Do I Need a Lift w/ Implants If I Only Have Minor Sag to my Breast?
Doctor Answers (20)
Bi- planar breast augmentation can often compensate for minor degrees of breast ptosis
Generally speaking if your nipple is above the inframammary fold, the fold beneath your breast, then this sagging is called glandular ptosis and a biplanar breast augmentation may suffice without the need for a lift.
Please consult a plastic surgeon who is certified by the American Board of Plastic Surgery, experienced in breast lift surgery and who has an excellent reputation in your community.
Lift or Implants for "Minor Sag"
While increasing the volume of your breasts can help to fill your breasts, implants do not lift the breast.
If you have had some deflation of the breast, but the nipples are above the height of the breast crease and the bottom of the breast has not dropped significantly, filling out the breast skin with more volume (breast implants) can work beautifully.
If the nipple or bottom of the breast are too low on the chest, a lift may be a better alternative.
Your plastic surgeon can make this determination for you at consultation.
Lift or no lift?
It would completely depend on how much excess skin you have and wear that skin is in relation to the crease beneath your breasts. If it is above, you may not need a lift. If most of your breast is below the crease, you will probably need to consider a lift. Another way to try and figure this out is to look at yourself in a mirror. Do you see any breast skin beneath your areola? or is the areola at the bottom of the breast when you look at the reflection.
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Lift or implants?
Bi-Planar Breast Augmentation for Patients with Mild Breast Sag
Breast lift surgery can frequently be avoided in patients with mild breast sag by performing a bi planer breast augmentation. This procedure partially separates the breast tissue from the underlying muscles. This maneuver allows breast tissue to spread evenly over the breast implant and helps avoid breast lift surgery and its associated scarring.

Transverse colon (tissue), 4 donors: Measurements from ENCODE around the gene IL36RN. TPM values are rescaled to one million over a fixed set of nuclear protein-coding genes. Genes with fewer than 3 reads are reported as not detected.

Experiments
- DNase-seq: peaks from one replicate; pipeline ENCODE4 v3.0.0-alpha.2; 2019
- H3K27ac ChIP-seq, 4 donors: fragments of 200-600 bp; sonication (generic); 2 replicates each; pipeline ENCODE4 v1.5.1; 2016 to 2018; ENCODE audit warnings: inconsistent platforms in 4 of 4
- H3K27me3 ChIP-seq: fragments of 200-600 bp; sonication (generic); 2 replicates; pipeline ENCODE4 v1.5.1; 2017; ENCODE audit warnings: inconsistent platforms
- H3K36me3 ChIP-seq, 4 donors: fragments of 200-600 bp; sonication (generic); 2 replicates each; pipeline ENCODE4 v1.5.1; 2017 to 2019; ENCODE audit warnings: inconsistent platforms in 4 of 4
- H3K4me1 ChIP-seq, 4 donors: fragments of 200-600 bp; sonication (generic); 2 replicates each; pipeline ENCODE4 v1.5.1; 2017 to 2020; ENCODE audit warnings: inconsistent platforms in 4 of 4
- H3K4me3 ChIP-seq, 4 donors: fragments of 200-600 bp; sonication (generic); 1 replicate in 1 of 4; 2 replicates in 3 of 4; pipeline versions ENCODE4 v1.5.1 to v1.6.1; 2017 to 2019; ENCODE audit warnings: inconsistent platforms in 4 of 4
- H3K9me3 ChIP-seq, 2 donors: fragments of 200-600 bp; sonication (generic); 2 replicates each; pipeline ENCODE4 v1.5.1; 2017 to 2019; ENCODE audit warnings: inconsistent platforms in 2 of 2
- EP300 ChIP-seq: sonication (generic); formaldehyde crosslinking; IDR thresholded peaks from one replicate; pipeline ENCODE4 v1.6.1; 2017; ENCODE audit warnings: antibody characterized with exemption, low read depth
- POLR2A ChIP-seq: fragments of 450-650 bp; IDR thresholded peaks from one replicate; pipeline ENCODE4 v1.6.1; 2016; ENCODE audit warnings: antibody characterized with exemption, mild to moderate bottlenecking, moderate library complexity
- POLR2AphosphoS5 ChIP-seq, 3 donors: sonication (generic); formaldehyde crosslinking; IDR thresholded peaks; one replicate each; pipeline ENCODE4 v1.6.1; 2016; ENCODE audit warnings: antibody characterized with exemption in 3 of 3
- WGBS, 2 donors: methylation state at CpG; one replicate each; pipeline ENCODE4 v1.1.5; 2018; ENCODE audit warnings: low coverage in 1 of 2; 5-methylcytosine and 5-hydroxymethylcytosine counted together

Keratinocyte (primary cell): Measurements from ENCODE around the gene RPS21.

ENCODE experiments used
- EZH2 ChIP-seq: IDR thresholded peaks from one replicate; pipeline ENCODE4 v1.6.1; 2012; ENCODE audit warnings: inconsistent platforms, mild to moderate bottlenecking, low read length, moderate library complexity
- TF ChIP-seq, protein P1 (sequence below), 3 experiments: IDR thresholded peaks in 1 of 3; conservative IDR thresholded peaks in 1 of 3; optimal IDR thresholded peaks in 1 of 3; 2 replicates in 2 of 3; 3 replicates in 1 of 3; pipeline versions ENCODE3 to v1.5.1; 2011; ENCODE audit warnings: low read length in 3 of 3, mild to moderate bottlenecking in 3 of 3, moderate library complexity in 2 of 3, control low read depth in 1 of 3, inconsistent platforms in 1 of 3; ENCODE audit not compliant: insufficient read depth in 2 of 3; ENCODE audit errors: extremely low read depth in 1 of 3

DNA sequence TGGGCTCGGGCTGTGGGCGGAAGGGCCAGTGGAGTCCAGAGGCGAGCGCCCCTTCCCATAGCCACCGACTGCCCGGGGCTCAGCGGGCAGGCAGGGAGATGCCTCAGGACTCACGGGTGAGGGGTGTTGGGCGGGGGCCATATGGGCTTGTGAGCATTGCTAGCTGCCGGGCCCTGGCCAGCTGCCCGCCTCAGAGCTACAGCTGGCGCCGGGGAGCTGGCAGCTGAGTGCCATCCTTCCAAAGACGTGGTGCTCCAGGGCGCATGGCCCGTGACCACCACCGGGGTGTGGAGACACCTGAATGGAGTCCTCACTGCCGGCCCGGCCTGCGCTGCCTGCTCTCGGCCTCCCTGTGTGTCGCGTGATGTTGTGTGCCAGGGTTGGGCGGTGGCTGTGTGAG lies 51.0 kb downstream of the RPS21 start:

Bi planer breast lifts are only effective when minimal breast sag is present. When breast sag is moderate to severe, a breast lift variant is usually necessary.
It’s virtually impossible to recommend a specific procedure without performing a physical exam or evaluating pictures. It’s therefore important to be evaluated by a board certified plastic surgeon with experience performing this procedure. This surgeon should be able to make an appropriate recommendation.
Treating a little breast sag.
Breast Lifting Needed?
Thank you for the question.
Physical examination will be necessary to give you good advice. What you describe as “minor sag" may or may not require some breast lifting to improve. Upon examination, experienced plastic surgeons can tell you definitively whether you will be okay without breast lifting. This examination focuses on the position of the nipple/areolas in relation to the inframammary folds and the degree of loose skin ( and skin elasticity issues) along the lower poles of the breasts.
In regards to breast size, it will be very important to communicate your size goals with your surgeon. In my practice I find the use of goal pictures to be very helpful.
Avoid the temptation to go with larger implants than you will be comfortable with to avoid the need for breast lifting.
Lift or augment
Determining whether you need a breast lift
One simple test that many plastic surgeons use is the "q-tip test": if you place a q-tip beneath the crease in your breast and it stays there, the sag that you have is at least moderately significant (i.e. it may require at least some lifting of the breasts). If you place the q-tip and it falls to the floor then you have passed the test and will most likely get a nice result with the augmentation. Your best bet is to consult with a board certified plastic surgeon who can look at your particular anatomy and make recommendations tailored to your body type.
These answers are for educational purposes and should not be relied upon as a substitute for medical advice you may receive from your physician. If you have a medical emergency, please call 911. These answers do not constitute or initiate a patient/doctor relationship.